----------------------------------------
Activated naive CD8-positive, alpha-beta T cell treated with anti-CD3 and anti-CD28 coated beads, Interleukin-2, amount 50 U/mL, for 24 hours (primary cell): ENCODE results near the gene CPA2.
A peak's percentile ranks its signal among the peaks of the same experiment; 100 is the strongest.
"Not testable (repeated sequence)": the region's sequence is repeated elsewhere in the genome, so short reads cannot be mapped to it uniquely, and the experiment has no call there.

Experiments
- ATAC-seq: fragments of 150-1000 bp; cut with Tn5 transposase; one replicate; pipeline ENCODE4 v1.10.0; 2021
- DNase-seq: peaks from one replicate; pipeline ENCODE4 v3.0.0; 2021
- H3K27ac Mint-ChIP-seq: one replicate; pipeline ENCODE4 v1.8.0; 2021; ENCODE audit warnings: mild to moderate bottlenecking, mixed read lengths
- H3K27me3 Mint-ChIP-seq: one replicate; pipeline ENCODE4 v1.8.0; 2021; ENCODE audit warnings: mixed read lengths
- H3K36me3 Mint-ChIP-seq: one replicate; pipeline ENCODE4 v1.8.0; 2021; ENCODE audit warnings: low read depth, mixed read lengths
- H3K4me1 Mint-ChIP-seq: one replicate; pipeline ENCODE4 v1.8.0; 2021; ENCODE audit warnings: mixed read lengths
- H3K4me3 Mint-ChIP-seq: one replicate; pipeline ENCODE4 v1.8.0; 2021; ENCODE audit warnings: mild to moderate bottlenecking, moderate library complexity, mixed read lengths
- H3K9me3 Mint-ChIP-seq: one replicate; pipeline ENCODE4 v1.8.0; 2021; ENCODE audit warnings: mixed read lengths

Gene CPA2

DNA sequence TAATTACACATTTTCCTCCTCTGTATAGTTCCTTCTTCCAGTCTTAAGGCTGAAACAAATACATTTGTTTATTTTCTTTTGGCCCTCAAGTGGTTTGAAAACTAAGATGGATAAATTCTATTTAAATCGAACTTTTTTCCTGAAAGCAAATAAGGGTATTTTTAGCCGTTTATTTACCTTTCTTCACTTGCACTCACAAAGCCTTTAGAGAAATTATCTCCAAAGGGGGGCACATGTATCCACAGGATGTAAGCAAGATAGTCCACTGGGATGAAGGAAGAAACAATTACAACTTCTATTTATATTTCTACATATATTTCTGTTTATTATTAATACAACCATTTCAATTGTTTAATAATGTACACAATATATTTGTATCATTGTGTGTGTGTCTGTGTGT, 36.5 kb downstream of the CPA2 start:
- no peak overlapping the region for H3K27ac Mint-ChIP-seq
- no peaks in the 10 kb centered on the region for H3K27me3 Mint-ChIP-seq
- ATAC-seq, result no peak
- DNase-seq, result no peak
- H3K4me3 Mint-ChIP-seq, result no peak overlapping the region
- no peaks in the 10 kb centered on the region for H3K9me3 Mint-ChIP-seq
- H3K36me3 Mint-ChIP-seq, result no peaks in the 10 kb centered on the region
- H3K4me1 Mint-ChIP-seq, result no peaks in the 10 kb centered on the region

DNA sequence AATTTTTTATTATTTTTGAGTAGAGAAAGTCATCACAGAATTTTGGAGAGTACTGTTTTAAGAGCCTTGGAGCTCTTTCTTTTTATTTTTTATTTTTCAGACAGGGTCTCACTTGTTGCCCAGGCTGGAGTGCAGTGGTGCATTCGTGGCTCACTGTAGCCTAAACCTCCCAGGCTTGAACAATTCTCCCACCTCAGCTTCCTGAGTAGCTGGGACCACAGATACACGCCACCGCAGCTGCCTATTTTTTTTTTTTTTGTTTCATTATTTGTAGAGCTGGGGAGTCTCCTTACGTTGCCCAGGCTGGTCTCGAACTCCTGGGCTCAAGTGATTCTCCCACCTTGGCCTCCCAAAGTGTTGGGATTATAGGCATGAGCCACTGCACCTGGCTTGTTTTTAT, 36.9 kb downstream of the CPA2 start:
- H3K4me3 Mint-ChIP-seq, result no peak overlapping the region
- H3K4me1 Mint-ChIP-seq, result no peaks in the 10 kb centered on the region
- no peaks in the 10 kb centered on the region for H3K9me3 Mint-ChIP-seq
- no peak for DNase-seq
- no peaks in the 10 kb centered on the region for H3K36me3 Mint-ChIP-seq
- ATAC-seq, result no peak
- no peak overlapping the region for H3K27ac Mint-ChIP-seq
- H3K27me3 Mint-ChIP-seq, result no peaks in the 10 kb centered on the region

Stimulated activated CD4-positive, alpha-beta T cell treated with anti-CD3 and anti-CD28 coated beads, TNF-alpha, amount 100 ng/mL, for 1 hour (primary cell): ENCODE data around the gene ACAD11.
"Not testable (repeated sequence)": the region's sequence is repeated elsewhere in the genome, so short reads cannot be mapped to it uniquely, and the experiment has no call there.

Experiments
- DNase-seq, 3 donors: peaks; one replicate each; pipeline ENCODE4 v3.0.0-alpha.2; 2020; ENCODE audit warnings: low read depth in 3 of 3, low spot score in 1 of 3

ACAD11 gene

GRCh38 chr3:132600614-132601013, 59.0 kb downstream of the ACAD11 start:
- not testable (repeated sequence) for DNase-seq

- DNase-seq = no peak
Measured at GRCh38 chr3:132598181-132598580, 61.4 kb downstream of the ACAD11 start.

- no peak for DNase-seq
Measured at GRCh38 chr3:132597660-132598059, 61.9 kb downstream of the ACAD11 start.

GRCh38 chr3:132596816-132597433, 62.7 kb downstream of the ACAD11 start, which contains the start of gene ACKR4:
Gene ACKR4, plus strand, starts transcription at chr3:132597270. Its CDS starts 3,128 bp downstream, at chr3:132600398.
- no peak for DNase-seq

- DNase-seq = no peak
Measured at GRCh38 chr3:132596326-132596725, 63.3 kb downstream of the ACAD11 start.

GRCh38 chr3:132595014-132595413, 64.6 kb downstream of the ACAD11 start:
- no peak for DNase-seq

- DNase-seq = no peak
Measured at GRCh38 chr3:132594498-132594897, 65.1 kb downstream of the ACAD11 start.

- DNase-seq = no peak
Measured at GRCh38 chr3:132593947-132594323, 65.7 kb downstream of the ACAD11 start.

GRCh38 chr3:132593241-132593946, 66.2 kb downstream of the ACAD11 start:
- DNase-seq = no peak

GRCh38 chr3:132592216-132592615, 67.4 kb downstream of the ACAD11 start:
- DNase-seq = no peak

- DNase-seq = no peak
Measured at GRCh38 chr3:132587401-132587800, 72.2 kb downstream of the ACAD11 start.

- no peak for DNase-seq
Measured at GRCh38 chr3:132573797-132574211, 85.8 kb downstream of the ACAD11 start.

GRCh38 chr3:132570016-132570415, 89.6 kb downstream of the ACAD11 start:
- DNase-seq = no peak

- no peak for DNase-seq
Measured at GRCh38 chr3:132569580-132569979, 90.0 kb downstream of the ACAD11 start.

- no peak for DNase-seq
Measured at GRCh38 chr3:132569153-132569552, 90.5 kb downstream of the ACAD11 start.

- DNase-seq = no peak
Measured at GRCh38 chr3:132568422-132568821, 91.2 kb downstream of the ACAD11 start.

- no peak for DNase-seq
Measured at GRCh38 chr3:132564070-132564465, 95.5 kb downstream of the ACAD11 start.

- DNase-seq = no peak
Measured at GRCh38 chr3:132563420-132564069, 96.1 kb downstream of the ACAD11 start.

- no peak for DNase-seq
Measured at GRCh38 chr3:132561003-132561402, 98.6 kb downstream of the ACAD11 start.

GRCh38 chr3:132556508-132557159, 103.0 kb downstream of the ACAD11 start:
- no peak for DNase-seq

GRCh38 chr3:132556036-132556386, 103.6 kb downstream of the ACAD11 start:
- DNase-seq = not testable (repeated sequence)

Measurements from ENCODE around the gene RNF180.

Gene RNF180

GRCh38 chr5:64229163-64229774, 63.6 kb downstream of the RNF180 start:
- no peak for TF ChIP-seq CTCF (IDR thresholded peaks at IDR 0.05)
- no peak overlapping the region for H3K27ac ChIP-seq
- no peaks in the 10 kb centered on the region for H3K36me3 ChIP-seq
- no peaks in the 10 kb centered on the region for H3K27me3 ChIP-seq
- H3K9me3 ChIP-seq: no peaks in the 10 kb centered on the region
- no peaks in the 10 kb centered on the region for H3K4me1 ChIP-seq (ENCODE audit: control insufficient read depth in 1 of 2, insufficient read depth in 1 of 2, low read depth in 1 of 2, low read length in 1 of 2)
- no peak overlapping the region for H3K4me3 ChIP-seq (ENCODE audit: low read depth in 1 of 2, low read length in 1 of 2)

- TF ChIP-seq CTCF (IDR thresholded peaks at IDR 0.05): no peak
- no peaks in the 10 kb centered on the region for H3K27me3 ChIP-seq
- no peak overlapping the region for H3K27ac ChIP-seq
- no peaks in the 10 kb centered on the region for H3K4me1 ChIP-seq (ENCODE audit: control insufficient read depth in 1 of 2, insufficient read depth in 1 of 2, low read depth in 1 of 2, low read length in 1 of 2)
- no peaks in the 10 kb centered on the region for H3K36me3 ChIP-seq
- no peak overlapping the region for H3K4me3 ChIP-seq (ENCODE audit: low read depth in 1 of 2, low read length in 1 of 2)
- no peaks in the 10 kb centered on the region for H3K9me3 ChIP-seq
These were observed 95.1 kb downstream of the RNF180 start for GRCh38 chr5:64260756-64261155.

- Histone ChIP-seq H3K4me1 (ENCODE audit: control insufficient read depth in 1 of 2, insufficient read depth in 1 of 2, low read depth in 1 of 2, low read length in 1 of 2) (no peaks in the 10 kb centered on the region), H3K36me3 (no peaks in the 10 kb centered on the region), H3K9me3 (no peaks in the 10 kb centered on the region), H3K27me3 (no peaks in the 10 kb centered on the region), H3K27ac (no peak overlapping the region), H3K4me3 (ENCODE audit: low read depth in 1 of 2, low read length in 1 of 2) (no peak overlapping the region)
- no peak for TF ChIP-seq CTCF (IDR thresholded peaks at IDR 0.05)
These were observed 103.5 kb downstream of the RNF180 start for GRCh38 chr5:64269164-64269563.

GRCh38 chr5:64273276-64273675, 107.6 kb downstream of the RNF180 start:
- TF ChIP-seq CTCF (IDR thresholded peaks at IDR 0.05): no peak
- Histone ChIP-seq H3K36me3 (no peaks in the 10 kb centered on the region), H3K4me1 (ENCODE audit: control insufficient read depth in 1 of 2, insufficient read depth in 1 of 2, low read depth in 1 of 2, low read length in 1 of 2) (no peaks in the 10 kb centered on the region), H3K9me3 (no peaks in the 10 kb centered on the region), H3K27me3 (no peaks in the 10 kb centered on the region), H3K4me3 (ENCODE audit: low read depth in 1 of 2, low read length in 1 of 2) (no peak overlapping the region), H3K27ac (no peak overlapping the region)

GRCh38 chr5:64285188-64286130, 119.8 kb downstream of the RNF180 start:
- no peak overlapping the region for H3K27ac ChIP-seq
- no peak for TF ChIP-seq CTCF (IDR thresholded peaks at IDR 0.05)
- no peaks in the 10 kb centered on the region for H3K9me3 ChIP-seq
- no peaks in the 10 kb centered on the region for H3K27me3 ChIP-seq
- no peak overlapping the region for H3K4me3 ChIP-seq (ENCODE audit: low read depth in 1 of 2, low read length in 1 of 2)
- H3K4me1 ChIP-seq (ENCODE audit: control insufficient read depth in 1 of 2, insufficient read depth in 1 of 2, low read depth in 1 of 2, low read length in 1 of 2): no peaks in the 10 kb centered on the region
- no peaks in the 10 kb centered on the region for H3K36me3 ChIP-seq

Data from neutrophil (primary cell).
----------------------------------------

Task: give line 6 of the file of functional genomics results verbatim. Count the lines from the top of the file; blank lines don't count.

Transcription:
- DNase-seq: peaks from one replicate; pipeline ENCODE4 v3.0.0; 2021